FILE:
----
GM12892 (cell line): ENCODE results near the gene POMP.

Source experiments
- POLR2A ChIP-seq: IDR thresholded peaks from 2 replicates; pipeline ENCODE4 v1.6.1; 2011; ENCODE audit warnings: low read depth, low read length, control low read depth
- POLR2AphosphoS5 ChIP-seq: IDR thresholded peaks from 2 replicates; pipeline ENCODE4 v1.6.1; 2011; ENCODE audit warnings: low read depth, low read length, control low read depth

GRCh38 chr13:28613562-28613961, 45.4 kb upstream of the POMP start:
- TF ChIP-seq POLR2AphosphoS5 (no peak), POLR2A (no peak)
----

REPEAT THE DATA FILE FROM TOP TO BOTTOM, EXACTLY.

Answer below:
GM12892 (cell line): ENCODE results near the gene POMP.

Source experiments
- POLR2A ChIP-seq: IDR thresholded peaks from 2 replicates; pipeline ENCODE4 v1.6.1; 2011; ENCODE audit warnings: low read depth, low read length, control low read depth
- POLR2AphosphoS5 ChIP-seq: IDR thresholded peaks from 2 replicates; pipeline ENCODE4 v1.6.1; 2011; ENCODE audit warnings: low read depth, low read length, control low read depth

GRCh38 chr13:28613562-28613961, 45.4 kb upstream of the POMP start:
- TF ChIP-seq POLR2AphosphoS5 (no peak), POLR2A (no peak)